Paying Breitbart's bills: Advertisers pulling away from hateful content now that Steve Bannon is in the White House

Kellogg is the latest company to drop the so-called alt-right website once led by Bannon, while others stay on

Published November 30, 2016 7:57AM (EST)

Steve Bannon   (Getty/Mandel Ngan/Salon)
Steve Bannon (Getty/Mandel Ngan/Salon)

As President-elect Donald Trump shrugs at criticisms over his choice of self-described “alt-right” firebrand Steve Bannon as his senior policy adviser, some companies are suddenly being touchy about their advertisements appearing on, the far-right website that Bannon led until his move into Trump Tower in August.

Others, however, don’t seem to mind having their brands positioned next to articles like one published recently falsely claiming that “millions” of people illegally voted in the last presidential election.

While the hard-right news and commentary site isn’t peddling porn, gambling or other types of content that would make typical advertising buyers cringe, it is one of the most widely read publishers of misogynist, anti-Semitic, anti-LGBT, fat-shaming and other hateful content.

Despite a retreat by some companies who have moved to get their brands off of the website, others, including German automaker BMW, Chipotle Mexican Grill, Dell computers and Chase bank continue to bring revenue to the site as of Tuesday. Part of the issue is that many companies aren’t policing where their automatically delivered ads are appearing.

Others don’t seem to care.

For example, Japanese automaker Nissan recently defended its advertising on the site, which is widely perceived to be stoking fires of white-nationalist intolerance. “The placement of Nissan advertising is not intended to be a political commentary and there are no plans to change the advertising mix at this time,” the company said in a statement to Bloomberg.

That’s a far cry from the response from Kellogg.

The U.S. food giant said Tuesday it was blacklisting the site following a recent audit of where its advertisements have been appearing online, citing concerns over affiliation with sites that “aren’t aligned with our values as a company.” Kellogg joins insurer Allstate, smart-thermostat maker Nest Labs, IT services provider EarthLink and others that have already moved to prevent their ads from appearing on, according to Digiday.

For companies that want to avoid their brands popping up next to headlines like “The Confederate flag proclaims a glorious heritage,” the massive automated digital advertising industry doesn’t make it easy.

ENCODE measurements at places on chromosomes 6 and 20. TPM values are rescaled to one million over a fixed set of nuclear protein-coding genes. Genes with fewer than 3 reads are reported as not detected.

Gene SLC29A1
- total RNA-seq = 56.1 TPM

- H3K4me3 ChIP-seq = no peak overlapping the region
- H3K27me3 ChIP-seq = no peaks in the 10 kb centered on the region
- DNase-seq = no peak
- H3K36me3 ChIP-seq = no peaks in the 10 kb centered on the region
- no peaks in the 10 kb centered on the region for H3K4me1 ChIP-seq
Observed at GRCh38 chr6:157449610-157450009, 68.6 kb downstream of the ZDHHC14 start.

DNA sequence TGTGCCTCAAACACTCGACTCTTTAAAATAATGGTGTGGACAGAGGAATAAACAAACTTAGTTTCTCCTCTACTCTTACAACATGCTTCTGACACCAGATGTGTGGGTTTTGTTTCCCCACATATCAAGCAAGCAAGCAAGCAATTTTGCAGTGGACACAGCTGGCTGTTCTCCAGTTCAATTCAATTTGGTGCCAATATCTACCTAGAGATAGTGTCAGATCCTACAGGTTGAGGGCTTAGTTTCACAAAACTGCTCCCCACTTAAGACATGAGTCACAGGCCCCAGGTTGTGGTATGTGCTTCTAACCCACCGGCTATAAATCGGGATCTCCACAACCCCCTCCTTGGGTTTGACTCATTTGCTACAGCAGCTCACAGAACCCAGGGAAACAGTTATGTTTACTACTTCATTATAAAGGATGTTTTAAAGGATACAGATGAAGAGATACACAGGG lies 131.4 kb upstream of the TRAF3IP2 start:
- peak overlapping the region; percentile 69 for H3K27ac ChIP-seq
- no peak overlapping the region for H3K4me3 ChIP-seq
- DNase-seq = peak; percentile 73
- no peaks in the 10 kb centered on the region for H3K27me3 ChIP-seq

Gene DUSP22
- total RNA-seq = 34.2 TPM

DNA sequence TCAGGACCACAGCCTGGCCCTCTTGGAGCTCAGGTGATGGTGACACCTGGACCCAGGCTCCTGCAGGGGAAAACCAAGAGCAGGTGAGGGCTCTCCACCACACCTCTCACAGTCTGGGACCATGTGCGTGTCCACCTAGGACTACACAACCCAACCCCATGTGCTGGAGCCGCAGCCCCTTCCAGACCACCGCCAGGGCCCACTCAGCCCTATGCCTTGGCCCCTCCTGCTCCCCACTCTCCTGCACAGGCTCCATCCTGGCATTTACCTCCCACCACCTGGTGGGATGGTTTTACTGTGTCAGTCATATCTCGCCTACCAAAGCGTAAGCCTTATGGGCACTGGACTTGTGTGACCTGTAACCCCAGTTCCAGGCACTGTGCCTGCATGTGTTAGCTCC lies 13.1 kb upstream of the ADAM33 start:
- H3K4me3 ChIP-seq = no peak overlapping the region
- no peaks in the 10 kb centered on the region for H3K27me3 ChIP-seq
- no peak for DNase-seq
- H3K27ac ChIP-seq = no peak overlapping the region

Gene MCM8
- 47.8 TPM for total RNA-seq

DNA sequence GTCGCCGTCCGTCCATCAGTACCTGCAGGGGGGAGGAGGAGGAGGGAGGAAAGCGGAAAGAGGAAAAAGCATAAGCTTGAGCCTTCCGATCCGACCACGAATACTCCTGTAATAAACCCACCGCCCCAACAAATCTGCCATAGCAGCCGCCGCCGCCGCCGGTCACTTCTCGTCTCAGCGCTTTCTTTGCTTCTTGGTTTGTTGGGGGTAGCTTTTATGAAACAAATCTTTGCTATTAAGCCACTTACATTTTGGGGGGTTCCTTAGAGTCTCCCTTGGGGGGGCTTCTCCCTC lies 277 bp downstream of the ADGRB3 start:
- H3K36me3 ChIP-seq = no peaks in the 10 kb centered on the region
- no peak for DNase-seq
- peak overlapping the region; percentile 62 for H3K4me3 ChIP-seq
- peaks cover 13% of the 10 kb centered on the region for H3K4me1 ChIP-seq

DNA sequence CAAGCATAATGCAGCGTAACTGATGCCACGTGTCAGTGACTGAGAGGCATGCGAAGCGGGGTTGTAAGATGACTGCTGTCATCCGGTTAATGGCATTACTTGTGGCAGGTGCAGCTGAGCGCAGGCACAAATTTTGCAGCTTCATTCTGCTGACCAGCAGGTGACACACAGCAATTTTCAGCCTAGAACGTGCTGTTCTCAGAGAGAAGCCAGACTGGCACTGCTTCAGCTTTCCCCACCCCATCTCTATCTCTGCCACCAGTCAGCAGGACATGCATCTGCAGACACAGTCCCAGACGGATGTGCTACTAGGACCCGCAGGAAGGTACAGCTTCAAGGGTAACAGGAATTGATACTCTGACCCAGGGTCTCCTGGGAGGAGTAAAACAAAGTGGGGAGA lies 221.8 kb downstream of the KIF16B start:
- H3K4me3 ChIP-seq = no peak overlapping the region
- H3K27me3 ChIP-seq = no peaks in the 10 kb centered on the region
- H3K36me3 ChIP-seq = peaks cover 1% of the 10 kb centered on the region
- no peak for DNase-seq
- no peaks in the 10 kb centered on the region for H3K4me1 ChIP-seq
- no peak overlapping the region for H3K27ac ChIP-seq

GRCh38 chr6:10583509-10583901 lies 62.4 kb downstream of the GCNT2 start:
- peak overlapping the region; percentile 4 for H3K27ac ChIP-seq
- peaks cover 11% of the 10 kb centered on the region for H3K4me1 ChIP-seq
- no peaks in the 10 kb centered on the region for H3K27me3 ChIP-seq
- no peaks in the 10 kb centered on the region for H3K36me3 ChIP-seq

Instead of more lucrative banner and native digital advertising, relies on Google’s massive but more pedestrian AdSense ad network, which includes ads that follow specific users online based on what Google knows about them. This means that without adequate policing, many companies wouldn’t know that their ads are showing up next to content that might conflict with their values.

Most simply put their trust in Google’s automated system to deliver ads only to websites that fall into the category of generally acceptable content. Breitbart might be considered hateful, but it also garnered 19.2 million unique visitors last month, a rise from 13 million in the same month the previous year, according to ComScore. That’s not The New York Times traffic, but it's enough to make AdSense a significant revenue stream for the website.

Meanwhile, the popularity of automated digital advertising delivery is growing, which heightened the need for companies to pay more attention to where their ads are going. Last year programmatic digital ad spending generated $17.5 billion in revenue and represented 65 percent of total digital display ad spending in the U.S., a spike from $11.6 billion and 55 percent a year earlier, according to market researcher eMarketer. This year programmatic ad spending is expected to jump to $25.2 billion, capturing 73 percent of total U.S.-based digital display and spending.

Some digital activists are taking measures into their own hands to ensure that companies are at least aware of the website content that they’re promoting, giving them a chance to deploy efforts to blacklist sites they deem questionable. Sleeping Giants, a recently formed Twitter account, has been tracking ads appearing on since Nov. 16, and it’s encouraging people to put pressure on companies whose advertisements are showing up on the site.

Whether this effort makes any difference to’s revenue might never be known publicly. But if you notice fewer big brand names appearing in the Google’s AdSense boxes next to Breitbart articles inflaming anti-Muslim sentiment, you’ll know why.

By Angelo Young

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